The Gemara in Masekhet Sanhedrin (67b), famously cited by Rashi in his commentary to Parashat Vaera (8:2), tells that the second plague visited upon the Egyptians – the plague of frogs – actually began with but a single frog, which then rapidly multiplied into countless frogs which overwhelmed Egypt. On this basis the Gemara explains why the Torah uses the singular form “tzefardei’a” (“frog”) in reference to the onset of the plague (8:2), but elsewhere speaks of the “tzefarde’im” (“frogs”) that filled the country.
Rashi, based on Midrashic sources, adds that the Egyptians tried to eliminate this frog, but each time they struck the frog, it produced offspring. The Egyptians repeatedly struck the frog, causing it to continue reproducing, until eventually Egypt was overrun by frogs. Many later commentators noted that this description accurately – and perhaps amusingly – depicts the irrationality of anger, how angry reactions evoke additional hostility. Sadly, people very often continue “striking” those who have provoked them, despite knowing that these “blows” only cause more damage. Like the Midrashic depiction of the Egyptians mindlessly striking the frog, people sometimes persist in their grievance and rage even though this only bring upon themselves greater harm.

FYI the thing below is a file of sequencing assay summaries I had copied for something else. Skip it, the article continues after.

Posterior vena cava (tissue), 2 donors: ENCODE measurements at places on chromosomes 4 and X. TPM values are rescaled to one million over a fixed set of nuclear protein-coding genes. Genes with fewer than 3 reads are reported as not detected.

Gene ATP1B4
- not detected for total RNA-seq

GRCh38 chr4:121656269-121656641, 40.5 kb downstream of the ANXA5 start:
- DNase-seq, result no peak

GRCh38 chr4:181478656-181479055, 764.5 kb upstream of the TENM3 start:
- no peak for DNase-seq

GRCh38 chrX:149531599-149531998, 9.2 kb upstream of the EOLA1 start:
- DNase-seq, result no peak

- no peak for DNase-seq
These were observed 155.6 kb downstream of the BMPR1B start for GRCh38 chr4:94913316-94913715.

Additionally, however, this depiction might serve to illustrate the mistake made by the Egyptians in their decision to enslave Benei Yisrael. As we read earlier, in Parashat Shemot, Pharaoh felt that drastic measures were necessary to curb Benei Yisrael’s population growth, and so he subjected them to slave labor. The Torah famously relates, “Ve-kha’asher ye’anu oto kein yirbeh ve-khein yifrotz” (1:12) – the more oppression Benei Yisrael endured, the more they reproduced. And thus when the Midrash speaks of a frog rapidly producing offspring in response to the beatings it suffered at the hands of the Egyptians, it perhaps seeks to illustrate Pharaoh’s folly, thinking he could diminish Benei Yisrael’s size through enslavement, which ultimately proved t have the precise opposite effect.
We might also suggest that this depiction perhaps points to the common phenomenon of attempts to solve what was a tolerable problem ending up causing an intolerable situation. Sometimes we try to be too perfect, and rush to the single “frog” – minor dilemma or annoyance – in an attempt to eliminate it, but in so doing, we make more problems for ourselves. If we insist on addressing every minor “frog” in our lives, we might likely find ourselves unnecessarily beset by challenges and complications that could have been avoided. Often, the “frog” we confront is far less damaging than the issues that arise in our frantic and persistent attempts to eliminate it. The Midrash here teaches us to think carefully in determining which “frogs” we need to try to remove from our lives, and which are best left alone and tolerated.